In an effort to reverse the sagging sales of the Taurus, Ford tried to increase its appeal by making some cosmetic changes for the 1998 and 1999 model years. These changes included redesigning the grille openings in the front, changing the design from two oval openings to a more SHO-like full width opening for the air dam (minus the bar running through the center), and moving the Ford logo down into an enlarged opening between the lights mounted onto a Jaguar-esque "motif bar". These years also had more attractive headlight lenses, featuring completely clear lenses and a multi-reflector surface in the rear of the housing around the bulb; these were known as the "disco ball" headlights. The rear turn signal lenses were changed from amber to red to match the rest of the lightbar assembly, presumably to present a more "sleek" appearance. Ford also eliminated the two downmarket trim levels, G and GL, and reinstated the upscale SE model from 1995, which featured a harder suspension and four-wheel disc brakes.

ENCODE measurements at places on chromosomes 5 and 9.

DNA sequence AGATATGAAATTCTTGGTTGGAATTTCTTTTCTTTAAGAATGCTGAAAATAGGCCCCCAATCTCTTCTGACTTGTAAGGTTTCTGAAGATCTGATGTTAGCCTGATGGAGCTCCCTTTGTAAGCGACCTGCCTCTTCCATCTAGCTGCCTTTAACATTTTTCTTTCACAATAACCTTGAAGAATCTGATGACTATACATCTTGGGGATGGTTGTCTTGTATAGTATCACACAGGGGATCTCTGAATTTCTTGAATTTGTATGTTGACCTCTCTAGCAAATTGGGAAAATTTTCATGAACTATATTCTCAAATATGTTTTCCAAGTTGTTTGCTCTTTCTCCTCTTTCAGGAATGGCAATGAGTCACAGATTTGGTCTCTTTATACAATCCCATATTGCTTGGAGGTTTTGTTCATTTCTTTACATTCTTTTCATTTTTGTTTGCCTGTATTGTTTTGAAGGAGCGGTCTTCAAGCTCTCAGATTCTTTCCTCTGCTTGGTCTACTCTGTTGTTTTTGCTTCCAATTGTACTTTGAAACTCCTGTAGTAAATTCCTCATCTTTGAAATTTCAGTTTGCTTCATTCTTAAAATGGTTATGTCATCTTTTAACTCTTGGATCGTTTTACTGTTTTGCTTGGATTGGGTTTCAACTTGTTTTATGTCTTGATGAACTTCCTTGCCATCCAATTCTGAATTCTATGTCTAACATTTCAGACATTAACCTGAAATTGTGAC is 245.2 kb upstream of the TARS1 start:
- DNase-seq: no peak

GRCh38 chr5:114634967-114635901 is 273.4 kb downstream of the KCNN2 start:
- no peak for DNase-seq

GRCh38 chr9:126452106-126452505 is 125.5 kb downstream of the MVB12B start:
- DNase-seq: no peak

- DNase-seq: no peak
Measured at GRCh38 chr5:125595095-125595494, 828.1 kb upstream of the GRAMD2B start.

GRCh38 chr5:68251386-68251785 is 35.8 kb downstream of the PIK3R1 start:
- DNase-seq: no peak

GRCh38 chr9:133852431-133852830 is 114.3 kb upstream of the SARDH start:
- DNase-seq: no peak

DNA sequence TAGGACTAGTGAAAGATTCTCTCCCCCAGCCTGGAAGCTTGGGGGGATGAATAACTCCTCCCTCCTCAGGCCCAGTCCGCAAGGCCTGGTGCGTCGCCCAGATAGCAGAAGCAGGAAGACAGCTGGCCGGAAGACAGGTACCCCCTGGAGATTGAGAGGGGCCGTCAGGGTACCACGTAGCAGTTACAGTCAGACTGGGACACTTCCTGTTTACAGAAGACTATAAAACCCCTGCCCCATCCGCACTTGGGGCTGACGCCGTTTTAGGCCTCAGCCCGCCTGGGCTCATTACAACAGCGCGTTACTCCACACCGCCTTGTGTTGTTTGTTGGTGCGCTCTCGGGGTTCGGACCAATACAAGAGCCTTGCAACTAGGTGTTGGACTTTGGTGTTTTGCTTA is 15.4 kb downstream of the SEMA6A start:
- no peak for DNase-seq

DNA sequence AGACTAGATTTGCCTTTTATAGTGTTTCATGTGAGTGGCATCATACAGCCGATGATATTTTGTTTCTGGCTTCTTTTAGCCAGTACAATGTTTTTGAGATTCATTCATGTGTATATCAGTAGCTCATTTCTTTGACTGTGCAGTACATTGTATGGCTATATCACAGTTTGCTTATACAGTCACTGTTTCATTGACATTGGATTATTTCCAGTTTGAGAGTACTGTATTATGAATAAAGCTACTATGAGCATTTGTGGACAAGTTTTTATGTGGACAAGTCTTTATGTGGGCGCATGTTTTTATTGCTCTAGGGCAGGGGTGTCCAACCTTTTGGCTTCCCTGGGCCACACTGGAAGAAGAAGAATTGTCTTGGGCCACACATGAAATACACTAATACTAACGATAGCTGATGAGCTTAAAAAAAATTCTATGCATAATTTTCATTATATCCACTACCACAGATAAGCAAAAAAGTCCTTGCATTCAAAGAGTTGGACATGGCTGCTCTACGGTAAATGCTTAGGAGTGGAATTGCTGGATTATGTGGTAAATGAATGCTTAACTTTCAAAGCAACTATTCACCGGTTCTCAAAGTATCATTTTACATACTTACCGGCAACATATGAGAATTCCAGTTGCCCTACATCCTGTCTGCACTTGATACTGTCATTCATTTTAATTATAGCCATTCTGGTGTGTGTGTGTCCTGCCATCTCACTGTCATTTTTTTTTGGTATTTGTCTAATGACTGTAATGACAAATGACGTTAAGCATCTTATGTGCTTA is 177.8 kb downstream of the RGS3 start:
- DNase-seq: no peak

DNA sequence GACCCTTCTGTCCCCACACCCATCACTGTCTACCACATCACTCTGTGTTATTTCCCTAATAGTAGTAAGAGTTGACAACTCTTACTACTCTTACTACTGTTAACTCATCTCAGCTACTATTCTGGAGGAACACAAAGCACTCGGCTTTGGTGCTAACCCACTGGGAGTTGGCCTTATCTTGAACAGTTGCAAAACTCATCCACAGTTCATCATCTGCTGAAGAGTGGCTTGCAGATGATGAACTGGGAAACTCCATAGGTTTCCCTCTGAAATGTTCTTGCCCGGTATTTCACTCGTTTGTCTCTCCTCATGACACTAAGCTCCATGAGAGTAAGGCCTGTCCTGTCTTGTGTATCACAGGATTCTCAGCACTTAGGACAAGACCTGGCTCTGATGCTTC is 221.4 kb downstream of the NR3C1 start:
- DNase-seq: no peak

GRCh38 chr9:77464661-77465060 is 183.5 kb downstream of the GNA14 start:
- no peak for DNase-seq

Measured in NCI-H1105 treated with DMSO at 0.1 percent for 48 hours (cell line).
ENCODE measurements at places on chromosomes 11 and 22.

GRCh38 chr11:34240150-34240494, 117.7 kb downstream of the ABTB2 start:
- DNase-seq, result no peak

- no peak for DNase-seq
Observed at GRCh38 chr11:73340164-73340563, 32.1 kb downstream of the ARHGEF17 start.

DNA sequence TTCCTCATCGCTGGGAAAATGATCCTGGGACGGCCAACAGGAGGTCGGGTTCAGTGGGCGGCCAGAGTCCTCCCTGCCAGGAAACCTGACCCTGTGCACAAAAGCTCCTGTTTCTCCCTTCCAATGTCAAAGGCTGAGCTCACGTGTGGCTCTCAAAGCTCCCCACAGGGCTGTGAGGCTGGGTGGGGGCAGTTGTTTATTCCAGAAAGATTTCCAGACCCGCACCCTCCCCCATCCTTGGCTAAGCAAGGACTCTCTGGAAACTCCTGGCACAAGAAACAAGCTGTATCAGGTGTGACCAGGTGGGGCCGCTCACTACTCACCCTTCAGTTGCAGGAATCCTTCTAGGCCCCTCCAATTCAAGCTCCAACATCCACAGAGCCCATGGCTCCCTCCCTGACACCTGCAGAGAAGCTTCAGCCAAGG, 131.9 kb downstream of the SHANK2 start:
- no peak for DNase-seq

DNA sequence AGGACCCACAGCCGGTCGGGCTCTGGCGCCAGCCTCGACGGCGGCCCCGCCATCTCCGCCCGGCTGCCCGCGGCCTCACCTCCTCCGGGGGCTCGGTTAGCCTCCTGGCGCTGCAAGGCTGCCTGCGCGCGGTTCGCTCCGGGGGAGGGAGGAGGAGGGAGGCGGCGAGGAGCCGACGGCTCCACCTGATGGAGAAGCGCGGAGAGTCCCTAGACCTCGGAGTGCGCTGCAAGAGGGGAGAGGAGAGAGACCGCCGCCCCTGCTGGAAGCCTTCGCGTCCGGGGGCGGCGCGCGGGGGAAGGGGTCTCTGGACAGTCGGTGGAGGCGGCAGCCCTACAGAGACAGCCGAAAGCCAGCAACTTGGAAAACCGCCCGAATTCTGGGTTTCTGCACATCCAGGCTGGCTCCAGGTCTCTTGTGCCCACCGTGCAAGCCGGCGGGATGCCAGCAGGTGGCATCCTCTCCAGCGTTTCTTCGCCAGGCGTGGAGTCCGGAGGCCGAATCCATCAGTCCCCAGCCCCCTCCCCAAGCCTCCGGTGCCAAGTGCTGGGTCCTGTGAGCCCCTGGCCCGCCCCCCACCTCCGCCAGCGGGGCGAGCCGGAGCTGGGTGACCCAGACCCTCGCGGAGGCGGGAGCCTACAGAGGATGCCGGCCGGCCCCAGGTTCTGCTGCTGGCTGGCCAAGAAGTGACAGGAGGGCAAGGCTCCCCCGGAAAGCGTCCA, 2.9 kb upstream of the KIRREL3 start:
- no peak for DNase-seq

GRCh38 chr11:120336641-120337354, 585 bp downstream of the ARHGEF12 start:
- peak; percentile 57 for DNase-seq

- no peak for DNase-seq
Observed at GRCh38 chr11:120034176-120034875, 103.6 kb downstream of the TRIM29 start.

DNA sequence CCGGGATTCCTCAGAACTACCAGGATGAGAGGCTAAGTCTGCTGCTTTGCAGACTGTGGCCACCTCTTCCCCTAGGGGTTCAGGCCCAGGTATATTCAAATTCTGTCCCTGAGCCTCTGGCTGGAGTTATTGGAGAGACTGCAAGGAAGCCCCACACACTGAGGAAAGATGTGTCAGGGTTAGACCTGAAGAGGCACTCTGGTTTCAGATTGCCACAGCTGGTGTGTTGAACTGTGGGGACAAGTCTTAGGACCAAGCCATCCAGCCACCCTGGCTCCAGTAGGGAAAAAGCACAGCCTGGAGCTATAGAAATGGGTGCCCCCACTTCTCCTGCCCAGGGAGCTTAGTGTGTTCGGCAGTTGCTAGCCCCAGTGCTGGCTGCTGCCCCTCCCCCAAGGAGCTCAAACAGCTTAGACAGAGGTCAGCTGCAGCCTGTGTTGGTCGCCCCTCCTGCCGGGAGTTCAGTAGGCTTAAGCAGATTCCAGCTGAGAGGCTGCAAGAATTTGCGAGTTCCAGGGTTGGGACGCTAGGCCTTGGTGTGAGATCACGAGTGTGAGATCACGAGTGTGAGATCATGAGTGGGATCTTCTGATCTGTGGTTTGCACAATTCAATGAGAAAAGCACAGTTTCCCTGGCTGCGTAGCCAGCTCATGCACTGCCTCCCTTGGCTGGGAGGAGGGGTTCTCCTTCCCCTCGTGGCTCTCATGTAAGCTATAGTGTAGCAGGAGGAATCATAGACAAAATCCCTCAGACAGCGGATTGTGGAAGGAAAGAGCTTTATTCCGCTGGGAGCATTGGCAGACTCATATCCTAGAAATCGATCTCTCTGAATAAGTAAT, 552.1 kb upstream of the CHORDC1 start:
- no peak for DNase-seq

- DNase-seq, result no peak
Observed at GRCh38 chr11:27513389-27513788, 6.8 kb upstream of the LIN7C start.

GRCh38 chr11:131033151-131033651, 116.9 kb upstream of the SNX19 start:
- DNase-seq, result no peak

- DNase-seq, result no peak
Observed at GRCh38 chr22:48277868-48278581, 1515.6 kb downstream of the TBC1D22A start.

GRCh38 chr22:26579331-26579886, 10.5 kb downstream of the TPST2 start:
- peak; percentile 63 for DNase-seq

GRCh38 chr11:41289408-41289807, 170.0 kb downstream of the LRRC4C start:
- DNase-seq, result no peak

Although all 1998 models had the option of the DOHC Duratec engine, it was only available on the SE for 1999. This same year, the front buckets, reintroduced with the SE, became optional on the LX.

Third generation SHO

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A 1996 SHO

A 235 hp (175 kW) 3.4 L DOHC V8 was specified for the SHO model, but the 5-speed manual transmission was gone. The V8 in the SHO model (produced from 1996 to 1999), was very impressive, but increased curb weight and the lack of a manual transmission option meant the new SHO lacked the acceleration of the previous generation. These engines were assembled by Yamaha in Japan but more parts were made by Ford than in the earlier Yamaha-built V6.